Updated: May 05, 2020 08:26 PM
Created: May 05, 2020 01:55 PM
(NBC News) For millions of high school and college students across the country the coronavirus pandemic has been an unannounced test of the education system.
In a recent survey of students, 80 percent told BestColleges.com the disruption has caused them to feel more stress.
"All of those things related to campus closing and classes moving online and adding stress in lots of ways," says Best Colleges' Dr. Melissa Venable.
indiana University senior Ali Garriga says online learning has been a challenge, with some professors unwilling or unable to embrace new technology.
"What was a really great class, I feel like I was learning a lot from him, has turned into me teaching myself off the internet and off of whatever answer key he sends," Garriga complains.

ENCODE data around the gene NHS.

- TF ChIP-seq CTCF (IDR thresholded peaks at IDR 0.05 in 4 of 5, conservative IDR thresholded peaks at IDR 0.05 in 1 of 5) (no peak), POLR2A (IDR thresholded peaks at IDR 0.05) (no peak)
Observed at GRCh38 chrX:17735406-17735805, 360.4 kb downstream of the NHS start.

Then there are the missed rites of passage. Lindsay Lau was set to play ariel in her senior year musical, a show among many other things that will not go on.
"I got prom canceled, then grad night and graduation," she notes.
The toughest part is not knowing when this crisis will end or what things will be like when it does.
"Big picture, I am very uncertain about where my future is going to lead," says High Point University junior Victoria Romero.
It also appears this pandemic might be hitting minority students particularly hard.
The BestColleges.com survey found black and Hispanic students were more likely than white students to say the coronavirus disruption would affect their ability to enroll in college or stay enrolled at their schools in the upcoming academic year.
Read more: https://nbcnews.to/2SAPXDx
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